To Wear A Heart So White

Centre: Lois Anderson and Alex Ferguson Credit: Dan Borzillo
Centre: Lois Anderson and Alex Ferguson
Credit: Dan Borzillo

At The Russian Hall (600 Campbell Avenue) until March 30

Posted on March 28, 2014

After Macbeth stabbed King Duncan in his bedchamber he finds his hands drenched in blood and he begins to panic: “Will all great Neptune’s ocean wash this blood/Clean from my hand? No, this my hand will rather/The multitudinous seas incarnadine/Making the green one red.”

Get over it, says Lady Macbeth: “My hands are of your color, but I shame/To wear a heart so white.” We’ve always known who wears the pants in that family.

In Leaky Heaven’s latest creation, the Macbeth tale is woven throughout – much altered and much shortened  – but it’s there. And so is a whole lot of other stuff.

Maybe my brain is leaking but I had a hard time pulling all the pieces together beginning with each of us lighting a little candle and placing it before the shrine of either Captain Vancouver, Lord Strathcona, Lord Granville, Lord Hastings or some other dead white guy. Then we found ourselves at a prayer meeting and all rose to join in the singing of “Jerusalem” (words projected on the wall). And then we were watching Shakespeare’s Macbeth – with added naughty bits. Macbeth (Alex Ferguson) buggers his wife (Lois Anderson) and then sodomizes his friend Banquo (Sean Marshall Jr.) in a little forest of live, potted cedars. Birnam Wood?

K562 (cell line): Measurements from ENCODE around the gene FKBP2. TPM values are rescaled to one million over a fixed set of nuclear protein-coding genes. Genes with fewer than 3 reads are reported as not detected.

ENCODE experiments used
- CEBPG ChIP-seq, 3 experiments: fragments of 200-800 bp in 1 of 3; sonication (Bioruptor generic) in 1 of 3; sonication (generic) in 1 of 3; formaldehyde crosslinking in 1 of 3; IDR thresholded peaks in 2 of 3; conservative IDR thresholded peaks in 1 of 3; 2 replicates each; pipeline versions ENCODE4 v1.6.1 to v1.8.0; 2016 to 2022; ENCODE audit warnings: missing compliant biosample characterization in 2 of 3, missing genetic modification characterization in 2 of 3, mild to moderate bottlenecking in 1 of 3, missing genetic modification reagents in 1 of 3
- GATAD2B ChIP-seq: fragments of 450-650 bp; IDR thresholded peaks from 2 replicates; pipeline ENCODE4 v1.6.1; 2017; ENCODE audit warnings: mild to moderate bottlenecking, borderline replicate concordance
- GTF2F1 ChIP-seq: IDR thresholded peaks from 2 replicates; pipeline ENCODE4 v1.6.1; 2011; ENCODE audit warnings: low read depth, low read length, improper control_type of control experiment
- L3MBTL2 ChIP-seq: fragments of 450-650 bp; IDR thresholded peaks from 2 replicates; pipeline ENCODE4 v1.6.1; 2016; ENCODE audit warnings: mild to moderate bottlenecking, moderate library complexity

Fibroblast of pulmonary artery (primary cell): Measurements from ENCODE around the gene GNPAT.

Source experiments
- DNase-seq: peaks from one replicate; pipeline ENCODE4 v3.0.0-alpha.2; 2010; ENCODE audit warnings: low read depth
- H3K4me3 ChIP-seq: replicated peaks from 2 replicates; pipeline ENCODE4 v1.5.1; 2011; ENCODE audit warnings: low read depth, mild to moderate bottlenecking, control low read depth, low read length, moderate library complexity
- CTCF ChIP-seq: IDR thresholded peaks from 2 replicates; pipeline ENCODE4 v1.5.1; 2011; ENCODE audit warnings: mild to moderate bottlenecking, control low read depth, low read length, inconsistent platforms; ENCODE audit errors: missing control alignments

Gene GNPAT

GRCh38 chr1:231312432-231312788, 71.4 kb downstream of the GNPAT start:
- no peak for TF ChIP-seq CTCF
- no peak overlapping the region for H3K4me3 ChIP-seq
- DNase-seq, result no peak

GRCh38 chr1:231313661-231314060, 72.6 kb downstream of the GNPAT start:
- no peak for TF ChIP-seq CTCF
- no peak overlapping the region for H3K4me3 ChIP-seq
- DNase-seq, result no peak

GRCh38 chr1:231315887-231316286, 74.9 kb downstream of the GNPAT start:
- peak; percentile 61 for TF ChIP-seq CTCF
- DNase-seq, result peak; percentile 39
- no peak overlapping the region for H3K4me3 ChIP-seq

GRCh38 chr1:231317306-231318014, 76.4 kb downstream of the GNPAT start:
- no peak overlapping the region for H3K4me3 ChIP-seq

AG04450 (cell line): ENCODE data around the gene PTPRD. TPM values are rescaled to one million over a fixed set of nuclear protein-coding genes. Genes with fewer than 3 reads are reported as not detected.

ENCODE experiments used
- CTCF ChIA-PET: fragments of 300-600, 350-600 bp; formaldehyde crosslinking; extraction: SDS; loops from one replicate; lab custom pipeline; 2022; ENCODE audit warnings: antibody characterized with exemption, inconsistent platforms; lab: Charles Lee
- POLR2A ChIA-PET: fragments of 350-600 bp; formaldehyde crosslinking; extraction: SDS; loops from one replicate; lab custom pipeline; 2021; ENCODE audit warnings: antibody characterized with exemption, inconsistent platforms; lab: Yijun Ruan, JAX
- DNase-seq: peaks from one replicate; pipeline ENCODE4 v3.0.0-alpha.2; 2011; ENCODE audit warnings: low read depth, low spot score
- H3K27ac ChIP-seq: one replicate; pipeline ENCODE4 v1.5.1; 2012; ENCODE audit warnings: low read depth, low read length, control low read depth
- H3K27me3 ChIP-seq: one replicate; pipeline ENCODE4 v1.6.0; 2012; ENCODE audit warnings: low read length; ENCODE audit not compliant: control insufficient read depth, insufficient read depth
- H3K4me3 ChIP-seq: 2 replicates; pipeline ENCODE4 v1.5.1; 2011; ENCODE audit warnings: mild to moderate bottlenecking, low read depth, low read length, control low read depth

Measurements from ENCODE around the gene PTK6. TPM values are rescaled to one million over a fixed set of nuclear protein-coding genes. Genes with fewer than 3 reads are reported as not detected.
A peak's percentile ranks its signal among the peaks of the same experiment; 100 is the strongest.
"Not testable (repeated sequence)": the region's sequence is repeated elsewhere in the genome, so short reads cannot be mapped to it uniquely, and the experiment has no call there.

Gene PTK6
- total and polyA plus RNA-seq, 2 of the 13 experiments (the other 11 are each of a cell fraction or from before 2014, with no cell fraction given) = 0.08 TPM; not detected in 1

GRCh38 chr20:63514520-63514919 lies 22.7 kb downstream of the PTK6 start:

I read on the Leaky Heaven website that To Wear A Heart So White was “part pilgrimage, part Elizabethan tragedy and part Church service.” So far so good. But the press release went on to promise “a story of conquest and migration, the death of kings, queens, and nature. The birth of real estate.” Not so obvious.

Not that I wasn’t entertained. I was. Truly. How could I not be charmed by two little girls in white dresses who drag a wagon onto centre stage and proceed to unload it with great seriousness. What’s on the wagon? Three stuffed birds (a hen, a grouse and a peahen, maybe) and a stuffed mink (or weasel or river otter?) Once they had carefully placed the creatures around a tray of flickering candles, the adorable little ones skipped off leaving the adults to play with the four taxidermied furred and feathered critters. Which they did whilst offering some voice-over crazy story about Miss TriCity (“sort of chubby”) having her crown stolen.

Alex Ferguson and Lois Anderson Credit: Dan Borzillo
Alex Ferguson and Lois Anderson
Credit: Dan Borzillo

But the high point came with various cast members (and there seemed to be about ten) setting out two banquet tables with white tablecloths in front of the first row of one section of the audience. Wine glasses arrived. Wine bottles arrived. Food was served and ‘the guests’ were invited to partake. And then Lady Macbeth and her hubby arrived, high five-ing and boogey-ing together in a slo-mo celebration of the regicide they had just successfully pulled off. Totally stoked at having become King and Queen, they join their guests at the table, dig into the food, stuff their faces, smack their lips, slurp their wine, eventually abandon knives and forks and dive in like pigs at a trough.

I thought about helping myself to wine but, probably wisely, reconsidered.

To Wear A Heart So White was created by Alex Ferguson, Lois Anderson, Sean Marshall Jr., Nancy Tam, Flo Barrett, Molly March, Alba Calvo, Parjad Sharifi, Camille Gingras and directed by Steven Hill. Lighting design by Sharifi is spectacular with, at one point, a thin ‘layer’ of light spreading like white smoke a meter and a half above the floor.

I should have stayed for the talkback (which happens after every show) to find out what it was all about but my leaky ship had sunk beneath the waves. I was all at sea after fifty minutes and ready to strike out for terra firma.